Such mercy he by his most holy reede Vnto vs taught, and to approve it trew, Ensampled it by his most righteous deede, Shewing vs mercie miserable crew, That we the like should to the wretches shew, And love our brethren; thereby to approue, How much himselfe that loued vs, we loue.

Beginne from first, where he encradled was In simple cratch, wrapt in a wad of hay, Betweene the toylefull Oxe and humble Asse, And in what rags, and in how base aray, The glory of our heauenly riches lay, When him the silly Shepheards came to see, Whom greatest Princes sought on lowest knee.

From thence reade on the storie of his life, His humble carriage, his vnfaulty wayes, His cancred foes, his fights, his toyle, his strife, His paines, his pouertie, his sharpe assayes, Through which he past his miserable dayes, Offending none, and doing good to all, Yet being malist both of great and small.

Then let thy flinty hart that feeles no paine, Empierced be with pittifull remorse, And let thy bowels bleede in euery vaine, At sight of his most sacred heauenly corse, So torne and mangled with malicious forse, And let thy soule, whose sins his sorrows wrought, Melt into teares, and grone in grieued thought.

Then shalt thou feele thy spirit so possest, And ravisht with deuouring great desire Of his deare selfe, that shall thy feeble brest Inflame with loue, and set thee all on fire With burning zeale, through euery part entire, That in no earthly thing thou shalt delight, But in his sweet and amiable sight.

All which are made with wondrous wide respect, And all with admirable beautie deckt. By view whereof, it plainely may appeare, That still as euery thing doth vpward tend, And further is from earth, so still more cleare And faire it growes, till to his perfect end Of purest beautie, it at last ascend: And tell me then, what hast thou euer seene, That to their beautie may compared bee, Or can the sight that is most sharpe and keene, 60 Endure their Captains flaming head to see?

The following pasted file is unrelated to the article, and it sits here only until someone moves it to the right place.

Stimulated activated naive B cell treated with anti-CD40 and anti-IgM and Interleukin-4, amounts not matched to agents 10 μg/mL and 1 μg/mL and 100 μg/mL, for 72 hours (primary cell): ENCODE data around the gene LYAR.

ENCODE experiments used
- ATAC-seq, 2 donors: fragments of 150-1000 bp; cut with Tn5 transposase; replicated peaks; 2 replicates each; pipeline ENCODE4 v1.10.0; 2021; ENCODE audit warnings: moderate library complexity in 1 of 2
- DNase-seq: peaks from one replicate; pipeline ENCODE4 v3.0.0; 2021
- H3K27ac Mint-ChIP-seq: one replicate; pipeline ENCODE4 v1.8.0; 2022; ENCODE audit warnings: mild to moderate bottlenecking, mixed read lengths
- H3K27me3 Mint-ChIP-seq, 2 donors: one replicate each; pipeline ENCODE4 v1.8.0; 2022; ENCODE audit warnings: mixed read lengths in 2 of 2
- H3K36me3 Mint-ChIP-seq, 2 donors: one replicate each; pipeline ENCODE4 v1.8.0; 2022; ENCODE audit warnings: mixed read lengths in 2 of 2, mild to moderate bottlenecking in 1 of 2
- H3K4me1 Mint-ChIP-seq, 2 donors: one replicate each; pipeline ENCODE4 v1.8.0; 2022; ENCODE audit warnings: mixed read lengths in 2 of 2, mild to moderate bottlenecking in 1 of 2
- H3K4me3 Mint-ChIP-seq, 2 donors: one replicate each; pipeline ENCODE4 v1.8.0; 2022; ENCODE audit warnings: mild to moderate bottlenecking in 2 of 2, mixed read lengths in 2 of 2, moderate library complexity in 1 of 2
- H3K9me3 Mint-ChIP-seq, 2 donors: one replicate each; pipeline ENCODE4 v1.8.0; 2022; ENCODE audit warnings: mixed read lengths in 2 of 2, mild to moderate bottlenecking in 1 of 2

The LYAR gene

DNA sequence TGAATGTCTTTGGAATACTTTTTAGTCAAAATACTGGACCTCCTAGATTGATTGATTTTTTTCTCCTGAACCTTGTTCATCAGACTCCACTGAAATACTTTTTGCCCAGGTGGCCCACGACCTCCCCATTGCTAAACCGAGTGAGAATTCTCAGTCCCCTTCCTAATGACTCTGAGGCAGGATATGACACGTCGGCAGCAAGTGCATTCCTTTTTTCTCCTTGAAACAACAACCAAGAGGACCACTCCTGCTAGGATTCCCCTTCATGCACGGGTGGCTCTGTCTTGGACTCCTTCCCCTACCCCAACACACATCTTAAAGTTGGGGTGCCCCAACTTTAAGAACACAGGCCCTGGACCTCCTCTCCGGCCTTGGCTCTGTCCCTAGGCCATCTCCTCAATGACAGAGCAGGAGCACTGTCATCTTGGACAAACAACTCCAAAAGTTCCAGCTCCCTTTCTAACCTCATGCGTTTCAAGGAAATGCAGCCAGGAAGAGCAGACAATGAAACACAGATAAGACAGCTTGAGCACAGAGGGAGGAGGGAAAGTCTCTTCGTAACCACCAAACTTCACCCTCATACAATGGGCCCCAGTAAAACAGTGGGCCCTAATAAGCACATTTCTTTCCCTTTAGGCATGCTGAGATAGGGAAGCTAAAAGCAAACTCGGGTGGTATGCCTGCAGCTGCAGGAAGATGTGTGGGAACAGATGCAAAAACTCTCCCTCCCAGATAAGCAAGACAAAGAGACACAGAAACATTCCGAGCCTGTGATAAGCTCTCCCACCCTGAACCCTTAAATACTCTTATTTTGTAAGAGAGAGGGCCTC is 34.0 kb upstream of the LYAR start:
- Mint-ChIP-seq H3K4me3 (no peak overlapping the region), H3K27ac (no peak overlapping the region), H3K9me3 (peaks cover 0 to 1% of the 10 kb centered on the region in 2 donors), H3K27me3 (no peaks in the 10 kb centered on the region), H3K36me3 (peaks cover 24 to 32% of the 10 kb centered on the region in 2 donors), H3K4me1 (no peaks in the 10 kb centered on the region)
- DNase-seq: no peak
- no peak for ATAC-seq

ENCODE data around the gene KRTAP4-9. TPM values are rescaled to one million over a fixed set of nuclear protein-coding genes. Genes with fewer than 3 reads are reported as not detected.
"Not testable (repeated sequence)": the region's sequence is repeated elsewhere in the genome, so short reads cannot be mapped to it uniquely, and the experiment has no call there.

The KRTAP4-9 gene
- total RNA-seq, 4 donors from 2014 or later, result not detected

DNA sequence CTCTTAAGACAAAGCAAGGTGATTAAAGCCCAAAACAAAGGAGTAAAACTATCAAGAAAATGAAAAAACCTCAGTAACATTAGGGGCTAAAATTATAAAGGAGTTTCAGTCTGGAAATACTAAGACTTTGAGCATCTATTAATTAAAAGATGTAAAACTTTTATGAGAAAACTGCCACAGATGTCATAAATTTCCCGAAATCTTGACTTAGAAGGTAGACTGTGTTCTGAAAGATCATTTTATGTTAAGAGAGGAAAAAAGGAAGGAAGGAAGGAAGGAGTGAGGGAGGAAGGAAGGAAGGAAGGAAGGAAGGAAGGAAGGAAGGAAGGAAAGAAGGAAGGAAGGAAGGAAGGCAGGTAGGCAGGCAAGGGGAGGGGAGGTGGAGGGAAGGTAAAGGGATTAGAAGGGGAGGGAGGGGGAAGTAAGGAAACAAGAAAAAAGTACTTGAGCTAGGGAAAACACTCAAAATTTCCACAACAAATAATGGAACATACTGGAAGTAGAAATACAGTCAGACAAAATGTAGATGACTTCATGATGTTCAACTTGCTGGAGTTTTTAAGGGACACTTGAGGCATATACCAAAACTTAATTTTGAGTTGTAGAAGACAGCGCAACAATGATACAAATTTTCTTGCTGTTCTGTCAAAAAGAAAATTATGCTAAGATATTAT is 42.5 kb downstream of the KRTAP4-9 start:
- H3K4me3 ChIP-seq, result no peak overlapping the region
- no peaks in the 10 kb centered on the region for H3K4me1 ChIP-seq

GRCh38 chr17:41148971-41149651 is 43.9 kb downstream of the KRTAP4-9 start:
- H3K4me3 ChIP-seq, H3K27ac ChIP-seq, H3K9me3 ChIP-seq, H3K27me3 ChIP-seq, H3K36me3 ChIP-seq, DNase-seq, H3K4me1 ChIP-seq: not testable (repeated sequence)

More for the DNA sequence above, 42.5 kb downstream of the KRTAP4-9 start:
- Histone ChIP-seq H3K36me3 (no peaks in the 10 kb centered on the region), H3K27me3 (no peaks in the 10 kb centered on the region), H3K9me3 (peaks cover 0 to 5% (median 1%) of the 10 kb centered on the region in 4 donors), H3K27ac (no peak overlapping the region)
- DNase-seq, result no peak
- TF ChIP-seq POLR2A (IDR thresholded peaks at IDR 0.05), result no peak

How much lesse those, much higher in degree, And so much fairer, and much more then these, As these are fairer then the land and seas?

And as these heauens still by degrees arize, Vntill they come to their first Mouers bound, That in his mightie compasse doth comprize, And carrie all the rest with him around, So those likewise doe by degrees redound, And rise more faire, till they at last ariue To the most faire, whereto they all do striue.

Faire is the heauen, where happie soules haue place, In full enioyment of felicitie, 80 Whence they doe still behold, the glorious face Of the diuine eternall Maiestie ; More faire is that, where those Idees on hie Enraunged be, which Plato so admyred, And pure Intelligences from God inspyred.

Yet fairer is that heauen, in which doe raine The soueraine Powres and mightie Potentates , Which in their high protections doe containe All mortall Princes, and imperiall States; And fayrer yet, whereas the royall Seates 90 And heauenly Dominations are set, From whom all earthly gouernance is fet.

These thus in faire each other farre excelling, As to the Highest they approach more neare, Yet is that Highest farre beyond all telling, Fairer then all the rest which there appeare, Though all their beauties ioynd together were: How then can mortall tongue hope to expresse, The image of such endlesse perfectnesse?

Cease then my tongue, and lend vnto my mynd Leaue to bethinke how great that beautie is, Whose vtmost parts so beautifull I fynd, How much more those essentiall parts of his, His truth, his loue, his wisedome, and his blis, His grace, his doome, his mercy and his might, By which he lends vs of himselfe a sight.

The meanes therefore which vnto vs is lent, Him to behold, is on his workes to looke, Which he hath made in beauty excellent, And in same, as in a brasen booke, To reade enregistred in euery nooke His goodnesse, which his beautie doth declare, For all thats good, is beautifull and faire.

Humbled with feare and awfull reuerence, Before the footestoole of his Maiestie, Throw thy selfe downe with trembling innocence, Ne dare looke vp with corruptible eye, On the dred face of that great Deity , For feare, lest if he chaunce to looke on thee, Thou turne to nought, and quite confounded be.

But lowly fall before his mercie seat, Close couered with the Lambes integrity, From the iust wrath of his auengefull threate, That sits vpon the righteous throne on hy: His throne is built vpon Eternity, More firme and durable then steele or brasse, Or the hard diamond, which them both doth passe.